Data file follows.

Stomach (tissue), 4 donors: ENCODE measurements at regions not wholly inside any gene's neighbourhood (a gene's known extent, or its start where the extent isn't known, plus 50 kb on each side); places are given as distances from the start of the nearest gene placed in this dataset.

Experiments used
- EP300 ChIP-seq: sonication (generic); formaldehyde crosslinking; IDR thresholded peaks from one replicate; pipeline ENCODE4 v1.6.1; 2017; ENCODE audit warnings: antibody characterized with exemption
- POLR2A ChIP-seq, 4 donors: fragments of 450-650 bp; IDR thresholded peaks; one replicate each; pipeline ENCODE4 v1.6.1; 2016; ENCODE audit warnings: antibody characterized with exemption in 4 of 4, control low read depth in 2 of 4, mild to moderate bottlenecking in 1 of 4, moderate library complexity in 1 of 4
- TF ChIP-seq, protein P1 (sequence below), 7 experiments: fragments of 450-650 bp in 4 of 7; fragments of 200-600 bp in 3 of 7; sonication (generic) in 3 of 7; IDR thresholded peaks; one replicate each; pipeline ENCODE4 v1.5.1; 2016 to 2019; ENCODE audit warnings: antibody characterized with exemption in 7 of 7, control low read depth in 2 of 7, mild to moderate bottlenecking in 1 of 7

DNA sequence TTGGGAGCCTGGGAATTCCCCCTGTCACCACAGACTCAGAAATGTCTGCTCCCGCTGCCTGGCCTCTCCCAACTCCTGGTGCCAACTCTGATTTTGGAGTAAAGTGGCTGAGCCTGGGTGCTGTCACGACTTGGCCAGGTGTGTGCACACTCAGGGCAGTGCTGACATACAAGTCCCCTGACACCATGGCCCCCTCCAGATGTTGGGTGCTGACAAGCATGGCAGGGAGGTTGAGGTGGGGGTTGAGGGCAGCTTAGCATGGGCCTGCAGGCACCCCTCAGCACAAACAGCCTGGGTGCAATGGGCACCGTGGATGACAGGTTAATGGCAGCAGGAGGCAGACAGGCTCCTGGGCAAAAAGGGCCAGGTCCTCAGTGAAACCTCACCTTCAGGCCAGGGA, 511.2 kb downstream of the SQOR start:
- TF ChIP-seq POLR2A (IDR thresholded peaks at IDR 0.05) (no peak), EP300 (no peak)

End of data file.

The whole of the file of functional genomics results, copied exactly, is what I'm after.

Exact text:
Stomach (tissue), 4 donors: ENCODE measurements at regions not wholly inside any gene's neighbourhood (a gene's known extent, or its start where the extent isn't known, plus 50 kb on each side); places are given as distances from the start of the nearest gene placed in this dataset.

Experiments used
- EP300 ChIP-seq: sonication (generic); formaldehyde crosslinking; IDR thresholded peaks from one replicate; pipeline ENCODE4 v1.6.1; 2017; ENCODE audit warnings: antibody characterized with exemption
- POLR2A ChIP-seq, 4 donors: fragments of 450-650 bp; IDR thresholded peaks; one replicate each; pipeline ENCODE4 v1.6.1; 2016; ENCODE audit warnings: antibody characterized with exemption in 4 of 4, control low read depth in 2 of 4, mild to moderate bottlenecking in 1 of 4, moderate library complexity in 1 of 4
- TF ChIP-seq, protein P1 (sequence below), 7 experiments: fragments of 450-650 bp in 4 of 7; fragments of 200-600 bp in 3 of 7; sonication (generic) in 3 of 7; IDR thresholded peaks; one replicate each; pipeline ENCODE4 v1.5.1; 2016 to 2019; ENCODE audit warnings: antibody characterized with exemption in 7 of 7, control low read depth in 2 of 7, mild to moderate bottlenecking in 1 of 7

DNA sequence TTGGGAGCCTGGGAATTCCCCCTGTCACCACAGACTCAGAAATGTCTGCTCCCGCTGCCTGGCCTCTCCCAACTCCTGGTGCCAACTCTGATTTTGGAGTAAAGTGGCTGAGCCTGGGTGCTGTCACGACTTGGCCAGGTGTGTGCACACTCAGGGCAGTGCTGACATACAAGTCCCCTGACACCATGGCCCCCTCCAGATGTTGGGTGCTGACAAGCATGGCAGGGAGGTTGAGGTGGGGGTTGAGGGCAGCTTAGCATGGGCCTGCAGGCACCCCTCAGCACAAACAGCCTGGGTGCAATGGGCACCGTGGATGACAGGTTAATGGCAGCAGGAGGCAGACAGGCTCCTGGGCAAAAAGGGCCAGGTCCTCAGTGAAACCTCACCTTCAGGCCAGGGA, 511.2 kb downstream of the SQOR start:
- TF ChIP-seq POLR2A (IDR thresholded peaks at IDR 0.05) (no peak), EP300 (no peak)